When Lee was 10, her parents sent for her, and she went to live in a hilly neighborhood in Seoul where her mother shopped in little stores that sold rice, chili powder and grains that were milled on site for her husband’s morning misugaru — a hot beverage like a cup of tea and bowl of cereal rolled into one.
The family apartment “was like the one in (the Korean film) ‘Parasite’ but even smaller,” she says. The Lees shared an outdoor bathroom with three other families.
By the time Lee entered high school, she could make simple dinners of kimchi stew or soybean stew for her family.
Teenage pop star
In high school, Lee caught the attention of a scout for a teen magazine. She had an unusual beauty — mature, she was told, her gaze too unwavering, her eyes too knowing for a teenager. But modeling agencies started calling. Then came a record producer who asked if she liked to sing and discovered her clear, tuneful voice. He signed her to a contract that paid a fraction of what it should have but enough to pay her sister’s college tuition.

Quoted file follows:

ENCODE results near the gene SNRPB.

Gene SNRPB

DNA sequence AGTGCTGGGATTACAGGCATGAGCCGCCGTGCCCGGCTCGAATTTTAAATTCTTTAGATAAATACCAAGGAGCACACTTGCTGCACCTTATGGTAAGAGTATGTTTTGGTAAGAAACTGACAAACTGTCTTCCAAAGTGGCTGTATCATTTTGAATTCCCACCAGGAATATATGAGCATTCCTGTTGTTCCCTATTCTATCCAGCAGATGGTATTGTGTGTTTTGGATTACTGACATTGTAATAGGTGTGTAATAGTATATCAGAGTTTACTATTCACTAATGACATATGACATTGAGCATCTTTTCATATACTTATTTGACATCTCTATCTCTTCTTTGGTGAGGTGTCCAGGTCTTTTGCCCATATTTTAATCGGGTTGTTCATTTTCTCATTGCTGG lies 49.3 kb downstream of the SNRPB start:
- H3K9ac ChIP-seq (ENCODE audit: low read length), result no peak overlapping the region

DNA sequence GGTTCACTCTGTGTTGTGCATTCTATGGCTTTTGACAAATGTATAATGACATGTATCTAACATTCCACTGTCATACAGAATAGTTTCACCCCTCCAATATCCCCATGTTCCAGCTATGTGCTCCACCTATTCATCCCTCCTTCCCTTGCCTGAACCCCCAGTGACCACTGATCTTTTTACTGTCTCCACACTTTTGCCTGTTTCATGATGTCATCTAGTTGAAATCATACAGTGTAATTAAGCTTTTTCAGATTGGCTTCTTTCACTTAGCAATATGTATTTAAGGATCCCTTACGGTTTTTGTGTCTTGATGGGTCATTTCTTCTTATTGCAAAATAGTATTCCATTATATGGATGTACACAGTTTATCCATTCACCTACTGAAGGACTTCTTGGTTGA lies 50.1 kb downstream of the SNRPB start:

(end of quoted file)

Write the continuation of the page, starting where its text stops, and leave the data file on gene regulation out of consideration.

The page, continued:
Lee released her first album and broke big in 1988, just as the world had turned its attention to South Korea for the Summer Olympics. “I kind of became Cinderella overnight. Everyone wanted me on their shows.” She was on the BBC, NHK, the Australian Broadcasting Corporation. She traveled repeatedly to Japan, which seemed like a paradise.
It grew old fast. She played nighttime gigs all over Korea, grabbing sleep in the cars shuttling her around, and up early the next day to catch the bus for school. She was miserable.